Am I wrong? (It’s very possible. It wouldn’t be the first time.) Let me know what you think in the comments below.


Derek Flynn

Derek Flynn

Derek Flynn is an Irish writer and musician. He’s been published in a number of publications, including The Irish Times, and was First Runner-Up in the 2011 J. G. Farrell Award for Best Novel-In-Progress. His writing/music blog – ‘Rant, with Occasional Music’ – can be found here . You can also find him on  Twitter .

What D’n D Taught me About Characterization

As part of the continued guest post series, today we have writer Melody Kaufmann, a lovely blog-friend and twitter buddy!

I love the characterizations in her work, and invited her to talk about it in this post. Take it away Melody!


D&D is a group of friends essentially “acting out” a story, not unlike a movie.  In any story, good characterization is essential. Good characterization, in a novel, avoids author intrusion, and provides the reader with what my oldest child calls “movies for the brain”. For this to occur the author needs to “build the characters” which is what each player does at the start of a D&D game. In both there is a challenge and reward to “artistically representing human character and motive” in a believable and engaging manner.  The purpose in both cases is to create a story that others will enjoy.

Everything I know about characterization I learned by playing D&D. Ok not everything… but many things I learned while role-playing influence the method I use to create my characters. Webster defines characterization as “the artistic representation (as in fiction or drama) of human character or motives”. Characteristics and motives are what the reader uses to identify each character as an individual. Any writer can become published but real success for a writer comes from being read. Characterization is a part of what determines whether or not a work will be read. Here are a few tips for making your characterization work:

1>    Don’t kill everyone – parents, siblings, extended family give a character, particularly a main character, depth. If they have nothing to lose & no one that matters to them then why do we care about them? Relationships forge a character’s personality. Would Dr. Yueh betray Duke Leto if he had no one he loved? The Pet Sematary is only a local legend if Dr. Creed is a single man with no family.  The ties that bind sway character actions, change the entire plot, provide a WHY, and make us laugh. Don’t cut them.

2>    All good / all evil = boring – Even Voldemort’s back-story is one that evokes a certain amount of pity.  Batman is more popular than Superman because he is a less-than-perfect Dark Knight unlike the Man of Steel. Humans are rarely flawlessly good or entirely evil. This is why there are so many different alignments in D&D. A character’s identity is built from education, race, religious beliefs, and cultural background. Who he/she is and how he/she thinks should flow from the logical impact of each of these elements.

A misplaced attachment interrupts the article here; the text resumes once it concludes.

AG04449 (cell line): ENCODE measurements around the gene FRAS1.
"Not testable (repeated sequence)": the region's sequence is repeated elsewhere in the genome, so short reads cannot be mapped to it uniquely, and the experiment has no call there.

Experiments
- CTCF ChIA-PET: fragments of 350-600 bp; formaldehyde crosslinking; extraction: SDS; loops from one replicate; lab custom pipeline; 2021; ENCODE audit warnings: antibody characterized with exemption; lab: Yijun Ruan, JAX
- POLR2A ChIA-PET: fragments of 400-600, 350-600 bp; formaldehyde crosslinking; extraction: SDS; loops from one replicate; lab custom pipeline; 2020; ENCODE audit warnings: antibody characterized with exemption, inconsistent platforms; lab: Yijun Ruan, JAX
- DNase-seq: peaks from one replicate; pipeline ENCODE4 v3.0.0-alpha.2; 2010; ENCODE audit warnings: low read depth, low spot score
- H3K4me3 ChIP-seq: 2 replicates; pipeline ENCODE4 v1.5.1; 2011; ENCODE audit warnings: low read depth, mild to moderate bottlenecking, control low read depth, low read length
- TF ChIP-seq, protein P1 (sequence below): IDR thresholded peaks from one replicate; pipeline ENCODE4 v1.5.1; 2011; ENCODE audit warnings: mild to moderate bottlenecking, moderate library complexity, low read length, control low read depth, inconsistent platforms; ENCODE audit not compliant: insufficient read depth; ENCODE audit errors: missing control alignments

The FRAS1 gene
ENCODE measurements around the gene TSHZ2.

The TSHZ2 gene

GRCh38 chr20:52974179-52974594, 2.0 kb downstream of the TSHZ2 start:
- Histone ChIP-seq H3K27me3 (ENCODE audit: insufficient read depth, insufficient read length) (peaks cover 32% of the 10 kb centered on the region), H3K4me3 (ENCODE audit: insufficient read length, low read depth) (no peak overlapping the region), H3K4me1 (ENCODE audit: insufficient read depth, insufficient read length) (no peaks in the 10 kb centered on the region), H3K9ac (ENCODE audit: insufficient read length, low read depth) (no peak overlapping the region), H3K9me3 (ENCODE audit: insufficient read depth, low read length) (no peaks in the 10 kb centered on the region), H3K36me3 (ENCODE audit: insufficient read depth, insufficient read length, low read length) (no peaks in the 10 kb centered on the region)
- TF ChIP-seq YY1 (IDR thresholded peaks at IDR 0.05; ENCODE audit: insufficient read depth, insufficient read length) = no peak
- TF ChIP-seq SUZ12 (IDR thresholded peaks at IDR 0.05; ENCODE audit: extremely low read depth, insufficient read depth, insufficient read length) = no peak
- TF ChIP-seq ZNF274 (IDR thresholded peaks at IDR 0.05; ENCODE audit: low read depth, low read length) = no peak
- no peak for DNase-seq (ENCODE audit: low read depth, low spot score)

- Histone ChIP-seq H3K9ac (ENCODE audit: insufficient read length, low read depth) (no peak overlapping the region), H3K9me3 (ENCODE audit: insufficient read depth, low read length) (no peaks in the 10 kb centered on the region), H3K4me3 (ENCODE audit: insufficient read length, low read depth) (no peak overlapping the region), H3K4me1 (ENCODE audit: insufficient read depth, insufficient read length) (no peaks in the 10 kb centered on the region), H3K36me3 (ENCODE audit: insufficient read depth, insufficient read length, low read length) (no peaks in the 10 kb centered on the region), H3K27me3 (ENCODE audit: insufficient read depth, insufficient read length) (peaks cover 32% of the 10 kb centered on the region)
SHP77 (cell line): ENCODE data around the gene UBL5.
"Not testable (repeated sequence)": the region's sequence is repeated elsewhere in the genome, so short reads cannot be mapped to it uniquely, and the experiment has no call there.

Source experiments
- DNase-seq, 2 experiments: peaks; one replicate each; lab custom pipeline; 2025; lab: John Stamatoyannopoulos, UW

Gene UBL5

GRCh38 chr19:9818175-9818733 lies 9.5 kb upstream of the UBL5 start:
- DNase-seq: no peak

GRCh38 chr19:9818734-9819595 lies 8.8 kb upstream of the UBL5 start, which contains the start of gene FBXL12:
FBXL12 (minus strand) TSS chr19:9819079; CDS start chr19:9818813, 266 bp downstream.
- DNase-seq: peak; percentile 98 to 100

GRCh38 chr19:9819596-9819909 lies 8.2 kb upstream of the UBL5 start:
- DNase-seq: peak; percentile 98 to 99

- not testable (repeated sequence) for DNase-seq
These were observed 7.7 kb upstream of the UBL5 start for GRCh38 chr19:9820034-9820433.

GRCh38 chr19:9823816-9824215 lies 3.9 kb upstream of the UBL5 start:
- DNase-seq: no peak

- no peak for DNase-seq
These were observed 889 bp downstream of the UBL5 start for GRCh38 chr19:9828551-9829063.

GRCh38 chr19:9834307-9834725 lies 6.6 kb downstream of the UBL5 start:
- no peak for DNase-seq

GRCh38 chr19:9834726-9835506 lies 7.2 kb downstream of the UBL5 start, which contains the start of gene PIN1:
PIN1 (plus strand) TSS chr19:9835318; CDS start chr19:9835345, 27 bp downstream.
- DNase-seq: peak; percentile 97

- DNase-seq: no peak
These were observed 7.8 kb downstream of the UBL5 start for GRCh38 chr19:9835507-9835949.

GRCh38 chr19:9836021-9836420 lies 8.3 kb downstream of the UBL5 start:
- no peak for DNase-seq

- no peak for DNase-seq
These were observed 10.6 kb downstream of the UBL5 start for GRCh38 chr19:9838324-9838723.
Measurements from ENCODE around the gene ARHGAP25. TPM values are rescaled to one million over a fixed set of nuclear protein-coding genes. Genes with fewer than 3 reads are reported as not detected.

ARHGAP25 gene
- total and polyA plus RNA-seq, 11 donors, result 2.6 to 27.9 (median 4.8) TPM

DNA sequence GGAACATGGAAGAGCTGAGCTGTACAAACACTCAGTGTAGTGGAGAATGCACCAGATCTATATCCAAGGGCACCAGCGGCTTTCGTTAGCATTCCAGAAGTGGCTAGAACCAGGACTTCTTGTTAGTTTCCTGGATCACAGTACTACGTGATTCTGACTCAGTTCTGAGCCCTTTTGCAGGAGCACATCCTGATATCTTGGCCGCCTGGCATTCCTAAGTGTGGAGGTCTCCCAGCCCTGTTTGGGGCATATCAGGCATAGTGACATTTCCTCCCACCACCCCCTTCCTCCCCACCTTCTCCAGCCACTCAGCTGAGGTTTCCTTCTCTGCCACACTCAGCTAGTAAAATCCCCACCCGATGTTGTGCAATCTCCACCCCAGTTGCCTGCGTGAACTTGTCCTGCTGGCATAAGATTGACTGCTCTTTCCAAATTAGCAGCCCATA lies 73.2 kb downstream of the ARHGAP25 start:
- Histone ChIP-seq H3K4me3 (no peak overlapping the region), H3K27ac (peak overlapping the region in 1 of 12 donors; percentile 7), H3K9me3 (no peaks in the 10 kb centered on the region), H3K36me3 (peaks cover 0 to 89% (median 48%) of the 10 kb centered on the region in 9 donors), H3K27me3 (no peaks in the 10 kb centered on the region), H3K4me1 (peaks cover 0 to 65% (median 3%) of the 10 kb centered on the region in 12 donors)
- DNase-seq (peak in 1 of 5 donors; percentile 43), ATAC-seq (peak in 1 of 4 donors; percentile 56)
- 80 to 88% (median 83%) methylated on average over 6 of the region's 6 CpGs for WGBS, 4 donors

3>    Individuality is important but so is commonality – Characters with commonalities in same education, race, religious beliefs, and cultural background will share similarities. This doesn’t mean that all characters of a certain race or religion will be identical. It doesn’t happen in life so it doesn’t make sense in writing (unless you are writing about clones).  The point is that you must balance logical commonality with character individuality.

4>    Give your character a voice – Writers must think carefully about how each character sounds and behaves.  Different speech patterns and personalities add flavor to a story but not if it flies in the face of logic.  Favored sayings, personality quirks, and speech patterns should make sense as the by-product of the character’s background.  A lot of what connects readers to one character over another exists in the form of facial expressions, movement, and personality traits. This is the meat of characterization– getting the reader intimately acquainted with the characters. Here is where the reader decides who they like and who they hope doesn’t make it.  Characterization is the writer’s tool for sculpting the reader’s opinion.

5>    Make a Question list – I have a list of 20 questions that is indispensable. The idea came from my amazing husband who did much DM’ing (Dungeon Mastering) over the years. Moving from basic things (place of birth, appearance) through personality details (their goal in life, would they sell out) brings each character alive. I have multiple versions for short stories, novels, and series. An abbreviated version is usually enough for supporting characters. The list reminds me what the reader wants to know. It gets me fully acquainted with my characters. Not every bit of it appears in my story but as a writer, intimate knowledge of a character is an utter necessity to maintain consistency.

Sample Characterization List

There are many other things I’ve learned and not all of them from role-playing. Characters can save or ruin a story.  Invest in them and your reader will become invested as well.


Melody-Ann Kaufmann

Melody-Ann Kaufmann

Melody-Ann Kaufmann is a Systems Developer for University of Florida, wife of a techno genius, a student completing her MS in Information Security, mother of two autistic children, writer, geek, gamer, anime & manga consumer, avid reader of eclectic works, web comic connoisseur, and the owner of a horse-sized dog. She can be found on Twitter @Safireblade & FaceBook here. Her fledgling website can be found at Safireblade.com.